Unfortunately, the strong results of the mid-term election did not end the threat that our government will attack Iran.
Discontent with the war in Iraq was noted by commentators of all political persuasions. Both political parties have announced at least cosmetic changes in course in the election’s aftermath. Bush fired Rumsfeld. Top Democrats called for troop reductions to begin in the next few months â€“ though it is not clear if this means full withdrawal within a definite time period.
But more fundamental lessons about the kind of foreign policy the American public will tolerate may have been missed. Specifically, the political class missed the clear signal that Americans do not want attacks on other countries, unleashing dreadful violence, based on flimsy charges.
More to the point, Americans do not support an unprovoked attack on Iran. In late October, Newsweek found that 54 percent of Americans are opposed to air strikes (38 percent in favor) and 76 percent are against a land invasion (with only 18 percent supporting).
Dealings with Iran continue to resemble the run-up to war in Iraq. Unsubstantiated allegations of WMD programs. Referral to the UN Security Council and demands that it act. A refusal to talk to Iran. A policy of regime change.
One week before the election, Washington staged provocative naval war games off the coast of Iran. Iran responded with its own games and by test-firing missiles proving it can defend itself against an attack.
Now that the Democrats have control of the entire Congress, with a substantial margin in the House, will they put a brake on the administration’s war ambitions? Without continuing public pressure, it is not clear that they will.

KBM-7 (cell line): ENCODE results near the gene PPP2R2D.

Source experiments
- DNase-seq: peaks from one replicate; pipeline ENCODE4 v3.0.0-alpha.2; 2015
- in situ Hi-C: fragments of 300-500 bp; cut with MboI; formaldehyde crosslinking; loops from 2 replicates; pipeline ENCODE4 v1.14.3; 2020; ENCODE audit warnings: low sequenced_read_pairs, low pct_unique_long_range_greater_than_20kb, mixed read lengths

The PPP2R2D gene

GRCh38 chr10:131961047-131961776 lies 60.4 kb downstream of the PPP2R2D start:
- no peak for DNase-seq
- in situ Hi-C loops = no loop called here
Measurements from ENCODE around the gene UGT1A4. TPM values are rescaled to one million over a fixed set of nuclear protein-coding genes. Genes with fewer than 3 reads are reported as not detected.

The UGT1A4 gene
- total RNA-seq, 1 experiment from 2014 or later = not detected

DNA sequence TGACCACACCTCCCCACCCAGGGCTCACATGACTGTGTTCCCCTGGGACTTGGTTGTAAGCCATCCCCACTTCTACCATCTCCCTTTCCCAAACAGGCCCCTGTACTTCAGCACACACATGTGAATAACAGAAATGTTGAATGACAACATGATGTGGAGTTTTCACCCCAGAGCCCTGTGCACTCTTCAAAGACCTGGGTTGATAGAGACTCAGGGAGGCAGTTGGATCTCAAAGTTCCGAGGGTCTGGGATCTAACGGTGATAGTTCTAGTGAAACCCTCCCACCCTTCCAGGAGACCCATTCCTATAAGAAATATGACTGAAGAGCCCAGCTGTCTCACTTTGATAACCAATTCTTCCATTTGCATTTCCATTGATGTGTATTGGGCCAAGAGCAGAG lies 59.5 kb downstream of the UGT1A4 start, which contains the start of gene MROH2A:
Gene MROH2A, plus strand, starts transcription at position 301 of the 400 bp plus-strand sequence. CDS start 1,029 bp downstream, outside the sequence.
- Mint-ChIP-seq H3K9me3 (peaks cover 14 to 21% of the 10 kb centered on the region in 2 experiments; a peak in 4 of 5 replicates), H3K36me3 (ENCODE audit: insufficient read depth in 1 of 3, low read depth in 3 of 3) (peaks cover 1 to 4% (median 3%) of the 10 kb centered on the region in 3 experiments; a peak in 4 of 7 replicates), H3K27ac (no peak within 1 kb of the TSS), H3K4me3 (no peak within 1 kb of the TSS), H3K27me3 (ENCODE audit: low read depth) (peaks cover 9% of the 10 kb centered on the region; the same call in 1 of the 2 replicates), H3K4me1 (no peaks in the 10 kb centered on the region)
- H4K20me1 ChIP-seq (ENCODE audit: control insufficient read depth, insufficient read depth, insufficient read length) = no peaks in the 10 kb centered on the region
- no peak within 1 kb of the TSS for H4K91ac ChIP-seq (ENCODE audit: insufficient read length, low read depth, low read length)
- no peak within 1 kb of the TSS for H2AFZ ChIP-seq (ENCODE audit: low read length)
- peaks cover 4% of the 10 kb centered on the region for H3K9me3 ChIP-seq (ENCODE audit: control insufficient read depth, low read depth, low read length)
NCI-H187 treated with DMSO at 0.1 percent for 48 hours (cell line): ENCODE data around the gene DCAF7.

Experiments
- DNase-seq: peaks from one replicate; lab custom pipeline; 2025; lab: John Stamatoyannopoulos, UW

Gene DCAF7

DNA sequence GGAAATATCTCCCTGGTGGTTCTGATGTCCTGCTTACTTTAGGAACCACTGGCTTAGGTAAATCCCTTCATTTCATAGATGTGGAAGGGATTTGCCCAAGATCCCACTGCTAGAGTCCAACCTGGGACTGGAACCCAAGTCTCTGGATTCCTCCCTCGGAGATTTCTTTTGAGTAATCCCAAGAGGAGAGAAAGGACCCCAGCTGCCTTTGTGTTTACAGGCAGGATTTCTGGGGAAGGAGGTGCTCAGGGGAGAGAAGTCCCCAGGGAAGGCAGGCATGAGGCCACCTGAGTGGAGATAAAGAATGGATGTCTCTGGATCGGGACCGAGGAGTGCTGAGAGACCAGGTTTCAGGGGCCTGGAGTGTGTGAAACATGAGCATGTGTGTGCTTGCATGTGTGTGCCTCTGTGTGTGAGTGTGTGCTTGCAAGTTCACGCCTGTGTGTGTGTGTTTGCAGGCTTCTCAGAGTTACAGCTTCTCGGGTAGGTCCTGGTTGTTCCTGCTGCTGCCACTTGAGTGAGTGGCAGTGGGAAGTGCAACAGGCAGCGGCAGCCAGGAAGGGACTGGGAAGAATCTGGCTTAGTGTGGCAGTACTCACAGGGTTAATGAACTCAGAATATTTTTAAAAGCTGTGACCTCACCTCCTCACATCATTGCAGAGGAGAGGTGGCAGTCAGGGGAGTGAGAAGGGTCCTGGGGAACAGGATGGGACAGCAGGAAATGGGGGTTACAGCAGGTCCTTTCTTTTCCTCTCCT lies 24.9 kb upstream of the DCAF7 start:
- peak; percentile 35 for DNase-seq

Just before the election, there was a troubling bipartisan vote to pass the Iran Freedom Support Act promoting regime change and imposing stronger sanctions at a time when Europe and Iran seemed to be making progress in talks. (Those talks have since collapsed.) In the Senate, this bill passed by the unanimous consent of all senators, indicating that many Democrats may also be hawkish on Iran.
Hopefully, that vote was only ill-advised election posturing by Democrats. More troublesome is the Congressman expected to play an important role in the Democrats’ foreign policy in the House of Representatives: Tom Lantos. Lantos, while liberal on other issues, was a co-sponsor of the Iran Freedom Support Act, and supported both Gulf Wars and the recent Israeli invasion of Lebanon. He is likely to be chairman of the International Relations Committee, a powerful seat he could use to back aggressive actions like an attack on Iran.
The saving grace, of course, is that Democrats would like to keep their majority. Endorsement of another disastrous war â€“ this time on their watch â€“ could turn sentiment against them in 2008 or 2010. The American public needs to reinforce this message through continued mobilization. If the Democrats learn it, they may rein in hawkish members for the good of the party.